The Royal Convent of Mafra has a set of two carillons, or rather a series of bells tuned to each other. There are actually ninety eight bells in all, which makes them the world’s largest historic carillons.
The bell towers
The story goes that the Marquis of Abrantes, upon the King’s request, was informed that one carillon would cost him 400.000$00 réis – an astronomic price for a country as small as Portugal. Offended with such remark, King João V is said to have answered: “Well if it is that cheap, I’ll have two”.
The bells of the North tower carillon were wrought in Liège by Nicolau Levache, while those of the South tower were made in Antwerp by Willem Witlockx.
North tower South tower
Each bell tower had fifty eight bells, forty nine in each belonging to the carillon.
The heaviest bells weigh 725 arrobas each [1 arroba = 14,688 kg], i.e., around 9.180 kg. The second heaviest bells weigh 291 arrobas each, i.e., 4.270 kg; the third category bells weigh 231 arrobas, i.e., around 3.392 kg, and the fourth range bells 99 arrobas, or around 1.454 kg. Their size goes on decreasing with some weighing 1 arroba, and the smallest of all around 15 kg.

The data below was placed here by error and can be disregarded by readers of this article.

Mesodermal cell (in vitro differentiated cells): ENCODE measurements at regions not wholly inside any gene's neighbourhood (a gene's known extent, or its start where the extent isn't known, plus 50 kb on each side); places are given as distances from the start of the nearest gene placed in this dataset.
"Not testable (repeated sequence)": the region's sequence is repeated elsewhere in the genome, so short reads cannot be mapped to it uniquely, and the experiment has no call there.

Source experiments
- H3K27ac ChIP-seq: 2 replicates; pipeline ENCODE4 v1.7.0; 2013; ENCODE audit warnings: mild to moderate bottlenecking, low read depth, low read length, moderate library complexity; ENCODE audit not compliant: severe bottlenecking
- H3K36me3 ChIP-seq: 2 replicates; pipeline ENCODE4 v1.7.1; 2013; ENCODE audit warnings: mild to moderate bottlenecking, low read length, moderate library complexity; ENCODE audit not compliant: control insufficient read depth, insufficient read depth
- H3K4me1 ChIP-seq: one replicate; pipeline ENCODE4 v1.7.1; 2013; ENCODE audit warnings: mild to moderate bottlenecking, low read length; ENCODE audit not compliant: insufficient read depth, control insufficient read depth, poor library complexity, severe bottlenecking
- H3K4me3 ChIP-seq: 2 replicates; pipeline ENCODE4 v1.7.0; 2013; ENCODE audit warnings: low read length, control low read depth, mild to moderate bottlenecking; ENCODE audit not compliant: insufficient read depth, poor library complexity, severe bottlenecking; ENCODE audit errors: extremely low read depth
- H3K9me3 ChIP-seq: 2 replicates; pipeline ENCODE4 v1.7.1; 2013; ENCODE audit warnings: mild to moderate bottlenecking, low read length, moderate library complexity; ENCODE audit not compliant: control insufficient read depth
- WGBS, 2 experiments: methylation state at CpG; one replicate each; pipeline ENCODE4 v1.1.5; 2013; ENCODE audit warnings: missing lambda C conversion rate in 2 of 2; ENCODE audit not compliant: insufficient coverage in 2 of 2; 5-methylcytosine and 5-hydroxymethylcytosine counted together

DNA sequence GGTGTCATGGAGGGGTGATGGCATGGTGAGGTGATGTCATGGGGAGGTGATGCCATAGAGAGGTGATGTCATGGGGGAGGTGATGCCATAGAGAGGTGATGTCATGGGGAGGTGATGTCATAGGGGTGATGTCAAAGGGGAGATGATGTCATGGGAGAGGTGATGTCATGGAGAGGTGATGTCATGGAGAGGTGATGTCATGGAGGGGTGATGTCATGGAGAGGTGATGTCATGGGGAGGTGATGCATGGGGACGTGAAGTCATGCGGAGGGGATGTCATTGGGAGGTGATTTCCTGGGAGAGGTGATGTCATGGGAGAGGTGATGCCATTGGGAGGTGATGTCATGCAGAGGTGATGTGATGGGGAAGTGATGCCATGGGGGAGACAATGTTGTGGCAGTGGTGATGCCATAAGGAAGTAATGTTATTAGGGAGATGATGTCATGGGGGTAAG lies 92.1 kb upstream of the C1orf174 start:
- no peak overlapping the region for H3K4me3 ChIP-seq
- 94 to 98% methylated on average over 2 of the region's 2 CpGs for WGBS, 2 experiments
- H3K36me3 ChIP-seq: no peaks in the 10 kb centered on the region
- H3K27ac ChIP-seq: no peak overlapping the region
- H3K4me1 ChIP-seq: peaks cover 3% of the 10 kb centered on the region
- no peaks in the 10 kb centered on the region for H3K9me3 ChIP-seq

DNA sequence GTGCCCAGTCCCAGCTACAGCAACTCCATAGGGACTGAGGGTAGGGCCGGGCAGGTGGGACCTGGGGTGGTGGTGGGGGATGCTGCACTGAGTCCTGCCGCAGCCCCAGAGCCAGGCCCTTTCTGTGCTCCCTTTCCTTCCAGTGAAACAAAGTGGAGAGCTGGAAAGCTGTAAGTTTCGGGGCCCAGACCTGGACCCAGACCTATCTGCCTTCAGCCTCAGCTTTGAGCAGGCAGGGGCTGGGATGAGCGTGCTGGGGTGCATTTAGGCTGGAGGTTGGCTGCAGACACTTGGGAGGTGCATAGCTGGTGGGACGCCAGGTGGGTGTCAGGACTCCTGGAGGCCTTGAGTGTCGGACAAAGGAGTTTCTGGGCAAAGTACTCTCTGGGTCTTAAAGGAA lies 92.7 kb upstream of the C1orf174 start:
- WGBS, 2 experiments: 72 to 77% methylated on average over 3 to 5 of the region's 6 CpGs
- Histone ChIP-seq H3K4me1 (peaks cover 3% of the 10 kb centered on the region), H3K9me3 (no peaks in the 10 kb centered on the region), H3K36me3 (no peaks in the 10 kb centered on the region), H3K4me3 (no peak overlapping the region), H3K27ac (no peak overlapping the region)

Finally the carillons wheels and other devices weigh 1.420 quintais [1 quintal = 58,752 kg], i.e., 83.427,84 kg.
The mechanism The cylinder
Both carillons have two systems: manual and automatic.
The automatic carillon system, connected with the clocks, is based on the Barbieri organ system, whereby two enormous bronze cylinders are equipped with steel pegs representing musical notes. When the cylinders are unlocked or moved by the clock mechanism, their movement causes the steel pegs to stroke the metal keys or flappers which, in turn, will make the hammers of the bells move in tune with the melody that has been programmed.
The cylinders or peg-barrels are moved individually by means of a 800kg lead weight going all the way from the towers down to the soil. Clocks had to be wound twice a day.
In the early days of the Convent automatic carillon clocks were played every hour and every quarter hour from sunrise to sunset but, while the Portuguese-made South tower clock would mark twelve hours a day, the Italian made North tower clock would only chime six hours a day.
Manual carillons are operated by a carillonneur on a baton keyboard played with both hands and feet that makes the bells toll.
The automatic mechanism The manual mechanism
Besides the carillon, there are eleven liturgical bells of Portuguese and Italian foundry, dating from 1730 to the late 19th century, an unique illustration of the liturgical use of bells.
The religious community attached such importance to the bells that they had up to 24 lay brothers working on them under the coordination of a lay friar. They had independent accommodations near the towers, including cells, one refectory and a chapel for spiritual exercises.